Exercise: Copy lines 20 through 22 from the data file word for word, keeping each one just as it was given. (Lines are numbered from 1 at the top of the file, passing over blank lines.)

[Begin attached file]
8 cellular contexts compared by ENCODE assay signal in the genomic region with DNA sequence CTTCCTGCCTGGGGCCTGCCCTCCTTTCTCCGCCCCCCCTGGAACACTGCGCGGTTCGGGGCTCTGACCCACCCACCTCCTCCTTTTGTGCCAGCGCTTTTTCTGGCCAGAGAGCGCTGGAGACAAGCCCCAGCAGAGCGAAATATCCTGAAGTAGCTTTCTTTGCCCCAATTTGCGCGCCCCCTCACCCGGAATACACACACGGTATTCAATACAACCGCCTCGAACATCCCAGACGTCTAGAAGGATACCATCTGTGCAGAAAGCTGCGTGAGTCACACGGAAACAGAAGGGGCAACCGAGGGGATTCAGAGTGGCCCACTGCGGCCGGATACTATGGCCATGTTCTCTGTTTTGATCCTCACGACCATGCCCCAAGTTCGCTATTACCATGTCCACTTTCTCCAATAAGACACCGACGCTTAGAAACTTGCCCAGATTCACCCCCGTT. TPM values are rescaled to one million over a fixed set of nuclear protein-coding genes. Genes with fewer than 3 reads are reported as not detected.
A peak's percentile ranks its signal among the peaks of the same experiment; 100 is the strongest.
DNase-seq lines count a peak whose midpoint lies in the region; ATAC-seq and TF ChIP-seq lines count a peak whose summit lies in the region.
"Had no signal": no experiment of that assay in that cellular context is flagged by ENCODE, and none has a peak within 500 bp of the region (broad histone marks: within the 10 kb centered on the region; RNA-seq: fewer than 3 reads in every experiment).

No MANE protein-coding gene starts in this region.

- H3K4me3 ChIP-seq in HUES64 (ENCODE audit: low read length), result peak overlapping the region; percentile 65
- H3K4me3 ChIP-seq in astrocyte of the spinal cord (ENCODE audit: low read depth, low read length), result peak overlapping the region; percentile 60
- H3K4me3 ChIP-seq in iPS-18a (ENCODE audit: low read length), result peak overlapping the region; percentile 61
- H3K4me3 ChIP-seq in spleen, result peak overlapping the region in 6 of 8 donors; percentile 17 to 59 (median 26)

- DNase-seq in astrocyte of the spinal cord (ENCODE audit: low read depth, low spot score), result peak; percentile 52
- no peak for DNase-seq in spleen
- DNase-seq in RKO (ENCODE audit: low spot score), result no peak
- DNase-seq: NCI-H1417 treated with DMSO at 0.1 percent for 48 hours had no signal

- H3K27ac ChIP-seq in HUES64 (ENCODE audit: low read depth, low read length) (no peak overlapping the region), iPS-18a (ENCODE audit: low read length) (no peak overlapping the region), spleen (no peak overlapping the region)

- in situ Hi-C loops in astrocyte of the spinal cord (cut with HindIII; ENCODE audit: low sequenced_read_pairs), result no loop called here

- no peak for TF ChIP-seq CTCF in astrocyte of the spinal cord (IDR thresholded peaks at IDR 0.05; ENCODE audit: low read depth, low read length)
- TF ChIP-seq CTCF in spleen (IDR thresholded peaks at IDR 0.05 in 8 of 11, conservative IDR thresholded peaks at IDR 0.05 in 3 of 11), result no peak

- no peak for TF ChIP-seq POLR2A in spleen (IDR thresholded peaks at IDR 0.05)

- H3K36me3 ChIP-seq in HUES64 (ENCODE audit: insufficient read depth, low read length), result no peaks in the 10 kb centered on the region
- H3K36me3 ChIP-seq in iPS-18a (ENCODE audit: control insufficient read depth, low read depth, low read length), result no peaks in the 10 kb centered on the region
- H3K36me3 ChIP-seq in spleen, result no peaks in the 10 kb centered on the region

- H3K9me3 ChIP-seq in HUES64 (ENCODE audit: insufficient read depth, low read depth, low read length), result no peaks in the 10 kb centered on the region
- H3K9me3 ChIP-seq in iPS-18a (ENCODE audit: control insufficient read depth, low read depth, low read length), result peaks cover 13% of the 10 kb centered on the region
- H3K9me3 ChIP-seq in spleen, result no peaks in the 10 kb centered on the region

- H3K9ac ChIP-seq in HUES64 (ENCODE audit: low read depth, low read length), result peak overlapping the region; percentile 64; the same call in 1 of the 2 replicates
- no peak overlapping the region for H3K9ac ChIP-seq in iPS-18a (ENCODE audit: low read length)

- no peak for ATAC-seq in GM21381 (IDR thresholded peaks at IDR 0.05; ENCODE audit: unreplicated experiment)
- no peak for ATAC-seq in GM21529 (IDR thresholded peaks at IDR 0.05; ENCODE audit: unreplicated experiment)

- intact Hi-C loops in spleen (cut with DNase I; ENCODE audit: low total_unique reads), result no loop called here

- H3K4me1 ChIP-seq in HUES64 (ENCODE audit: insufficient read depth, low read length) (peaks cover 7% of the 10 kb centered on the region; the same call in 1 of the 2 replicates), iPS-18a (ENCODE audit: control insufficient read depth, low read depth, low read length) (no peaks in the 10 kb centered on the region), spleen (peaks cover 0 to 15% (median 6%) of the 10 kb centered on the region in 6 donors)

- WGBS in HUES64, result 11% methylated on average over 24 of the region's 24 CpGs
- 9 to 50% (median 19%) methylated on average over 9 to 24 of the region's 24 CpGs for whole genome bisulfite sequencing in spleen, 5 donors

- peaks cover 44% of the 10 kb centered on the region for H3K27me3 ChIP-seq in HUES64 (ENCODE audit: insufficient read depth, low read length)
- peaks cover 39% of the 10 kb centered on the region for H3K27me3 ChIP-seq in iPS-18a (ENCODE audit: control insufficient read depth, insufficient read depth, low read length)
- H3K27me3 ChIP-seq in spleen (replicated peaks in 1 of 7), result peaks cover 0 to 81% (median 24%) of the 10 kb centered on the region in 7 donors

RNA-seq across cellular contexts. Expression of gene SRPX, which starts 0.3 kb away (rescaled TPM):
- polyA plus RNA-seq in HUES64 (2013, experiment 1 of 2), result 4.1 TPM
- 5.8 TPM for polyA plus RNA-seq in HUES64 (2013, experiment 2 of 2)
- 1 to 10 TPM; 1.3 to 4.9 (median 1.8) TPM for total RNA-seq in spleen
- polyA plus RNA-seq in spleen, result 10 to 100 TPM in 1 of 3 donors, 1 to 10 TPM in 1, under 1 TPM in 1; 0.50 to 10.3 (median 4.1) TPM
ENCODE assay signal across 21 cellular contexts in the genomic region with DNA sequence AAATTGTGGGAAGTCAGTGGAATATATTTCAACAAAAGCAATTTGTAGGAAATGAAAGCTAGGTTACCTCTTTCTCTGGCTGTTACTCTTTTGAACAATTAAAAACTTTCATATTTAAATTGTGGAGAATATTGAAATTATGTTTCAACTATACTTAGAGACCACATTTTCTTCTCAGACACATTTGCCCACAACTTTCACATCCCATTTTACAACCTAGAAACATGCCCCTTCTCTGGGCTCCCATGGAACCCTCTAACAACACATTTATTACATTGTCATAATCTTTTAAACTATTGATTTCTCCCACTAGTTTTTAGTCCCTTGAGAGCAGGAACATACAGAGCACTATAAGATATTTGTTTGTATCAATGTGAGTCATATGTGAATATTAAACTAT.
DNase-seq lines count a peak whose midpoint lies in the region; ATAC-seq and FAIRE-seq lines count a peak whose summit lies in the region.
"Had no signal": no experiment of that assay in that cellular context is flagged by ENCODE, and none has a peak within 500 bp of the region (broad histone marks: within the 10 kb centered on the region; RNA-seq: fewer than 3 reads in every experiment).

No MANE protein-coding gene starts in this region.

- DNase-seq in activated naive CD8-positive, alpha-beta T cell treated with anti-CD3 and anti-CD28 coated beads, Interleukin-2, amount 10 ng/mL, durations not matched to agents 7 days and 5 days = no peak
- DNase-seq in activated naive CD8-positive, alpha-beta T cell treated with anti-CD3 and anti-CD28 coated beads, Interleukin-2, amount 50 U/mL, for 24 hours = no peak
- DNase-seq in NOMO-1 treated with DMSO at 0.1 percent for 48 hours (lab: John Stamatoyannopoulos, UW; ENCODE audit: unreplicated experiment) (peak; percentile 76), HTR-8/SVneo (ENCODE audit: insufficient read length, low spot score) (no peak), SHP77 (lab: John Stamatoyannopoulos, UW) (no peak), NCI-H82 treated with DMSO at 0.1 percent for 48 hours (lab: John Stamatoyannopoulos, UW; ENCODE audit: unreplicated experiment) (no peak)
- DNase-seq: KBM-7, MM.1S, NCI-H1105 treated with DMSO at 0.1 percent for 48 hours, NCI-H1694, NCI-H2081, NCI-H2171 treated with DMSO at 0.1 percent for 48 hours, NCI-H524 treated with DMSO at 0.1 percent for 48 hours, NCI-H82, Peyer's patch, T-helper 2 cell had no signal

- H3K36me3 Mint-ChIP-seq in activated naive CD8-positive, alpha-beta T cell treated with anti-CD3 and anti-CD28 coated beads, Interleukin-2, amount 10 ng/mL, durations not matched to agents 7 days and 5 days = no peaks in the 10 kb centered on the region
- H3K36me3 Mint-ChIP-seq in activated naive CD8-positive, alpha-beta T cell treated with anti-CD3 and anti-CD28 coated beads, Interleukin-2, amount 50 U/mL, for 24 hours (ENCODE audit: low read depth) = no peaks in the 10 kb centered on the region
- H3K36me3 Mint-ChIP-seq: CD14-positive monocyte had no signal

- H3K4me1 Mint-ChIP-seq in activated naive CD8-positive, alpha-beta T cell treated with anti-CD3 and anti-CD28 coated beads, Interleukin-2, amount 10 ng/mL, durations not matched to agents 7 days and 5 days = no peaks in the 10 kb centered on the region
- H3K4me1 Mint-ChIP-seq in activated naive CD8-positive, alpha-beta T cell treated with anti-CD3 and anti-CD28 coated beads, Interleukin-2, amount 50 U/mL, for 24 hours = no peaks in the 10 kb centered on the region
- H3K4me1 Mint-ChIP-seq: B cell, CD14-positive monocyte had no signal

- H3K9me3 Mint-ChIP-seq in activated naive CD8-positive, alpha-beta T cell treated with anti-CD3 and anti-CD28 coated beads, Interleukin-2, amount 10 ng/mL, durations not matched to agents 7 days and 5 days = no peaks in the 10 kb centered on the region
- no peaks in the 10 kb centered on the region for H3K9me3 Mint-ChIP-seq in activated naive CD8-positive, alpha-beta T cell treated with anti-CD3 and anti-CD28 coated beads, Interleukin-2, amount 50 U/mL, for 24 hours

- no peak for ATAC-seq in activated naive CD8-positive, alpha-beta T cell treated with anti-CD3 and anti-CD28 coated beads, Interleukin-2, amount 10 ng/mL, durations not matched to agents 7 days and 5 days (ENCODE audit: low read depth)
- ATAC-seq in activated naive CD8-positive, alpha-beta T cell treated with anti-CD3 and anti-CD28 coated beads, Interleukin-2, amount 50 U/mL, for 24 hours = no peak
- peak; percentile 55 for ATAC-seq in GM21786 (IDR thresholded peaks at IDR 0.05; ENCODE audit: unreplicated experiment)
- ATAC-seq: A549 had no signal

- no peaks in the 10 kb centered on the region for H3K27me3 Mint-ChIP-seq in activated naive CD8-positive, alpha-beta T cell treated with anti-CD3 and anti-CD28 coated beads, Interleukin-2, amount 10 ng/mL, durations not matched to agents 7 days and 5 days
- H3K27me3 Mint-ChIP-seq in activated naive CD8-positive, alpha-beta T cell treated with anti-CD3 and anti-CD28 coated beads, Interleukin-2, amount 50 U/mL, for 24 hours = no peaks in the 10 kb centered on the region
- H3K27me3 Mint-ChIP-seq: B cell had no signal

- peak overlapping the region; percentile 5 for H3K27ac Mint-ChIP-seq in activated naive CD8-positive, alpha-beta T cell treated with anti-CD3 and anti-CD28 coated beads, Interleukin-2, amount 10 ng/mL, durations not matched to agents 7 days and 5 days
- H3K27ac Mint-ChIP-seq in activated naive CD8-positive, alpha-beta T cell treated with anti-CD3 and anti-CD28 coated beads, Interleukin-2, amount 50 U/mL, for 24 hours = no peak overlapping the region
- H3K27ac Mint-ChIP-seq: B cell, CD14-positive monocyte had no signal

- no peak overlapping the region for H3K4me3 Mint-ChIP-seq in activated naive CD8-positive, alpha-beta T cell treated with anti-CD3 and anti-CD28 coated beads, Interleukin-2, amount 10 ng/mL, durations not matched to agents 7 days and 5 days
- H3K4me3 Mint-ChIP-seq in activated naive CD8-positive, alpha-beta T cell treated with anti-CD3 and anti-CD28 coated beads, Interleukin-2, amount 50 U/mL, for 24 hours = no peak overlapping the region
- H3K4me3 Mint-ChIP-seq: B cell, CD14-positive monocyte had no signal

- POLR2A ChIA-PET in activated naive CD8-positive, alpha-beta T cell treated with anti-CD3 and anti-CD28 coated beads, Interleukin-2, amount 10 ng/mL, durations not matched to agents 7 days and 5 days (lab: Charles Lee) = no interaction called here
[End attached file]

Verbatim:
- H3K36me3 ChIP-seq in iPS-18a (ENCODE audit: control insufficient read depth, low read depth, low read length), result no peaks in the 10 kb centered on the region
- H3K36me3 ChIP-seq in spleen, result no peaks in the 10 kb centered on the region

- H3K9me3 ChIP-seq in HUES64 (ENCODE audit: insufficient read depth, low read depth, low read length), result no peaks in the 10 kb centered on the region